I decided to run with material for the sub-category, but you could probably just leave sub-category as ‘Generic’, since all the keywords will get size/material modifiers separately anyway.

Building out the Keywords

Now we’ve got the seeds, we can build out the keyword list.

Running the Seeds

I’m going to take a shortcut here, and just throw them all into Ahrefs.

We can run 10 seeds at a time so that we can export the keywords under ‘matching terms’. Since I can only export a handful from Ahrefs at a time, we’ll just limit it as we go to try and get the most keywords exported.

So if 10,000 keywords are returned, I can limit the seeds to just 1 or 2, for the top ones, and still be able to export all the keywords.

You can work across products, but I tend to keep the seed searches within the same category as I go.

So I’ll take these;

Throw them into the Ahrefs search;

Get the phrase match, matching terms;

And then export the rows I can;

Keep an eye on the keywords as you go, as you don’t want to go too broad and have to spend significantly more time cleaning up. I almost did ‘sheets’, but then realised Google sheets, among other things, popped up.

I switched the more generic seed of ‘sheets’ to ‘bed sheets’ and was golden.

Aggregating the Data

Now we’ve got a heap of CSV files, with all the Ahrefs data;

Rather than manually combining these, we can use CMD on Windows to combine them all!

Find how to merge the CSV file in cmd here.

There’s a mac equivalent somewhere, and this looks like it might work.

Dedupe the keywords in Excel or Sheets. I just prefer to do it before moving to Sheets, as there can be quite a few duplicates to clean up.

So now we’ve got 15,000 somewhat related keywords to play with.

After removing all the zero-volume keywords, we get to 12,000 that we can import to Google Sheets and begin categorising.



I’ll use my keyword categorisation formulas from here to categorise the keywords.

I put the plural and singular formats of each seed keyword into the Find column, and then give it the associated Category and Product they’re mapped to;

‘Len’ on the end is the character length. The categorisation formula works top down, so we want the most specific words up top. The most specific can be determined by the length, as they’re the longest, so just sorting by this solves the problem.

This formula then works through and will categorise all my keywords based on this.

When it finds “cotton comforter” or “cotton duvet”, it will categorise them as Duvets, and then Cotton Duvets.

Because we have ‘Cotton Duvets’ first in categorisation, but then ‘Duvets’ at the end, anything with ‘cotton duvets’ gets categorised first. Then anything with ‘duvet’ gets left at the end.

Due to the word order requiring ‘cotton duvets’ in that specific sequence, there may be cotton duvet keywords marked just as duvet, so now we need to extend the seeds.

For example, I found ‘cotton bed quilts’ and ‘100 cotton-filled comforters’, both of which would need to be added as separate seeds to account for the variations.

You will also see in the screenshot above, that “duvet covers” is getting categorised. We just need to reorder the categorisation, so that ‘duvet covers’ is always categorised higher than duvets.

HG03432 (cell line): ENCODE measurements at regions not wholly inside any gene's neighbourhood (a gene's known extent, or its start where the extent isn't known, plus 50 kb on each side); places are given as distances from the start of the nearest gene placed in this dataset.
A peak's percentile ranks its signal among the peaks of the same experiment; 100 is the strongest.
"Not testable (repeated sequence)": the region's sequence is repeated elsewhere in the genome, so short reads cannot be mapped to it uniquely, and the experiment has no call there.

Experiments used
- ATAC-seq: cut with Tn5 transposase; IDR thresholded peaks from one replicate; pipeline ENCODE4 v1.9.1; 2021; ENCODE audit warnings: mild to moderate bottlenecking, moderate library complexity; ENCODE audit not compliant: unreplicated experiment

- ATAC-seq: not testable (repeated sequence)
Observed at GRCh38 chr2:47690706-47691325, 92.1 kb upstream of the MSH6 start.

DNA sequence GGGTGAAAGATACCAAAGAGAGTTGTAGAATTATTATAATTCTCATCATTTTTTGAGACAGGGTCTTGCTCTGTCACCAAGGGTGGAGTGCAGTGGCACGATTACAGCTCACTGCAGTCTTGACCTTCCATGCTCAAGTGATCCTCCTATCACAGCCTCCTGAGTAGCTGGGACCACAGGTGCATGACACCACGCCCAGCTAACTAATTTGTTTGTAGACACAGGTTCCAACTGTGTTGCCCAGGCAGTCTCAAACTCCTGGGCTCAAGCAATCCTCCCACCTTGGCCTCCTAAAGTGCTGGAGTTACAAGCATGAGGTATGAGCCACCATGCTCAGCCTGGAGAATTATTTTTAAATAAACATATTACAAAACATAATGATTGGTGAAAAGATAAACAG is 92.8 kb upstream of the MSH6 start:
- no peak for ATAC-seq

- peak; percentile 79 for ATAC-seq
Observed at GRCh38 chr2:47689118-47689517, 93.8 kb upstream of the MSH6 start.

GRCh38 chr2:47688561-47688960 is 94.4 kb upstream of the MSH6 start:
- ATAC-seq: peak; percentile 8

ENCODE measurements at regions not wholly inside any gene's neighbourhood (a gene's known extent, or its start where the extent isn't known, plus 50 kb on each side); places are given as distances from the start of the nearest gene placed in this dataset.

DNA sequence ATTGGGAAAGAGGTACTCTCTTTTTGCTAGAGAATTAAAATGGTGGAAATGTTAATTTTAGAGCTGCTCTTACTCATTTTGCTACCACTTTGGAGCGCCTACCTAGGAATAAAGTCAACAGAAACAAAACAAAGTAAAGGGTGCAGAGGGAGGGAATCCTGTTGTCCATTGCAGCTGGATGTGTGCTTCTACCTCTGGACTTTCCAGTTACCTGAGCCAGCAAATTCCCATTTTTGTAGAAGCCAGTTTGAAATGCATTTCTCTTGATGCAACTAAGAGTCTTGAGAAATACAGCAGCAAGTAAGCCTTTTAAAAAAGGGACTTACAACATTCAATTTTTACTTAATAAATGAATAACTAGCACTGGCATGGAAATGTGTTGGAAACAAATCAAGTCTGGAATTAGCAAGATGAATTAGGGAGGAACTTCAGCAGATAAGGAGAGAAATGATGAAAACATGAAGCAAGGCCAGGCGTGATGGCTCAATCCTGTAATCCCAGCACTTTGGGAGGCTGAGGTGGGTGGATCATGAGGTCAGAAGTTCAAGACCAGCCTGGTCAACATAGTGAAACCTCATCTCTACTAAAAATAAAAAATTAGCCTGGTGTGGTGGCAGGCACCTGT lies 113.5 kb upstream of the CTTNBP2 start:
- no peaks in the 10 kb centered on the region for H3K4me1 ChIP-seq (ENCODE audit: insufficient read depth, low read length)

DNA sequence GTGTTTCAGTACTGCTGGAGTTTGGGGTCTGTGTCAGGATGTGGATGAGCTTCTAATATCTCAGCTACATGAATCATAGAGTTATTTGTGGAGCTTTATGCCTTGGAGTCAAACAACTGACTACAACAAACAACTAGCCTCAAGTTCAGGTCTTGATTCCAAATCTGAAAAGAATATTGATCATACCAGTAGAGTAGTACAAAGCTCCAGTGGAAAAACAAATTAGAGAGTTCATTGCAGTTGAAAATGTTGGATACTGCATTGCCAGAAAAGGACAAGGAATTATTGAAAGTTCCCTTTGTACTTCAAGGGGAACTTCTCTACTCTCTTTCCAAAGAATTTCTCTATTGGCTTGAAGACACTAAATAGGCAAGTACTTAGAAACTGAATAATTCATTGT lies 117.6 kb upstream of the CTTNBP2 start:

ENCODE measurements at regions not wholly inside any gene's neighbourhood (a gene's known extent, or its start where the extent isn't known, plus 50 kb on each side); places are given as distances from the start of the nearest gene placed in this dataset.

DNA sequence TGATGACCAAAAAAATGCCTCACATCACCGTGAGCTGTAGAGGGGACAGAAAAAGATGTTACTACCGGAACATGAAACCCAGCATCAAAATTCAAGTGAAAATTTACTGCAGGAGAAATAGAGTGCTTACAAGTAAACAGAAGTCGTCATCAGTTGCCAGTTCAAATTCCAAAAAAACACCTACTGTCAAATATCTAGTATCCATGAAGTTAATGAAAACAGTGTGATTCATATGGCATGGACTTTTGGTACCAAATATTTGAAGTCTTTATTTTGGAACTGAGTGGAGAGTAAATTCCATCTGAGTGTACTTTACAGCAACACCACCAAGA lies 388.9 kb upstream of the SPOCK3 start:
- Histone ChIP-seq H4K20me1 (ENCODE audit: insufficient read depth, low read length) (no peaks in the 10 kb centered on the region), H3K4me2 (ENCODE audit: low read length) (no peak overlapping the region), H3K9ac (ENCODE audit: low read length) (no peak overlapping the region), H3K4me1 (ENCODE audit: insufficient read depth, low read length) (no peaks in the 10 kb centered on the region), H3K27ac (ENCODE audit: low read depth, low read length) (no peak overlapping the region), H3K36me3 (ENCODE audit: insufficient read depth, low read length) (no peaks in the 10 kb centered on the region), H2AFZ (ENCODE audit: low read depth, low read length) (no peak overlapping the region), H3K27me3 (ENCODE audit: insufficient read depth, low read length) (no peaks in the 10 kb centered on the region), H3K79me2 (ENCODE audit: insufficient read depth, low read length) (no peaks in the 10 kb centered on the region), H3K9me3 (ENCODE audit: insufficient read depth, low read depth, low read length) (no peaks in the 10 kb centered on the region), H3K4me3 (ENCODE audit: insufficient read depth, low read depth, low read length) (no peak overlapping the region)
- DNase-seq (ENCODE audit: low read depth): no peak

I use an extra column called ‘Flag’, where I just throw an ‘x’ in anything I think needs to be added to the rule list. This way, I can just sort them and add to it later.

Some extra rules can be included so these get categorised, but a couple of quick passes here will capture most of what I need to include anyway.


Additional Categories for Filters

We can add new columns for other category types, like materials and colours.

I created a base level of materials;

Whilst this all directly relates to what the client sells, sometimes creating an oversized list from your keywords, that you can refine after, might be better.

I threw a random sample of a few hundred keywords into ChatGPT, with the following prompt, and got it to help extend the list a bit;

Act as my ecommerce filter finding expert. Knowing that the following are the current materials of products:

Find Material Sub-Material
egyptian cotton Cotton Egyptian Cotton
100 cotton Cotton 100% Cotton
100% cotton Cotton 100% Cotton
cotton Cotton
down Down
feather Down
wool Wool
latex Latex
gel Gel
goose down Down Goose Down

please extend this data in a visual table, extracting additional product materials from the following list of keywords;

<paste ~300 keyword sample list>

GPT extracted the following;

So a few clear misses after my quick start were bamboo, silk, and satin. Not sure what I’ll keep from the others, but it’ll be easy enough to just clear them after.

Did a similar thing with colours, too, and it spat out quite a few;

And then once more, for sizing;

It gave me a nice little list there. Plenty to use and tweak myself.

The final one I would like to extend the categorisation to is ‘feature’.

This isn’t pre-defined, but it’s more like “bed sheets with xxxxx”, or “bed sheets for xxxx”. I’ll merge the top patterns in here too, and use it as kind of a catch-all for flagging extra long-tail keyword modifiers.

Threw together this quick list of filters;

And that will give us a good starting point.

I’ll go through how we can use these in the filters from an SEO point of view later on, but for now we just want a broad coverage of the different types.

You’ll see some “for” use cases, sizing, styles, thread counts, and some other general features like ‘pet friendly’ or ‘shallow pockets’.


Splitting Commercial vs Informational

I kept the SERP features on my data from the ahrefs exports.

Whilst it’s not exact, I’ve used the ‘Shopping results’ feature to determine a commercial intent, and then everything else gets informational.

Running the following formula lets me check the SERP Features, and if it contains ‘Shopping’, then flag it as Commercial, and fallback to Informational.

=if(len(F2)>0, if(ISNUMBER(SEARCH(“Shopping”,F2)),”COMMERCIAL”,”INFORMATIONAL”),)

It will only run if the cell contains text, since not all keywords will have this data.